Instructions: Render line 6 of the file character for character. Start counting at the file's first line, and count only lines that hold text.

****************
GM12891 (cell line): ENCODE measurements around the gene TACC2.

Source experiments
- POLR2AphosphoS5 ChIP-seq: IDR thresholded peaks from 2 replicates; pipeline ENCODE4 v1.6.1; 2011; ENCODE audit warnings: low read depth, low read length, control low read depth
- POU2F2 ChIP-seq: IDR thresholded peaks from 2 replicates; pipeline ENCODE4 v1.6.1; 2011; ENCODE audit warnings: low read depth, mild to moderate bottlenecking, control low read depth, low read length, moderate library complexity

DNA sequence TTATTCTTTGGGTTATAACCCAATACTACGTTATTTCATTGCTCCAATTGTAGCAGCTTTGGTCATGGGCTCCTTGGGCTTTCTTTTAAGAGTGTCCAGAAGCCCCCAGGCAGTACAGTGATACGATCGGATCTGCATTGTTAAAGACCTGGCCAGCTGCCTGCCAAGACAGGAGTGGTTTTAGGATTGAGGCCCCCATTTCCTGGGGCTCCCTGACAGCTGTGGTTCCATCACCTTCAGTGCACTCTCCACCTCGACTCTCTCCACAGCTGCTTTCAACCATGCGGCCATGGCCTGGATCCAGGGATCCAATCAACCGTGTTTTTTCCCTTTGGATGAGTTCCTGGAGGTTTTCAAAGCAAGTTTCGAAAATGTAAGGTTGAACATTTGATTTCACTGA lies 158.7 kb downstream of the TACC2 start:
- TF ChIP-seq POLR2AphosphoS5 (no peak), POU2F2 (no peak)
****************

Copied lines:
- TF ChIP-seq POLR2AphosphoS5 (no peak), POU2F2 (no peak)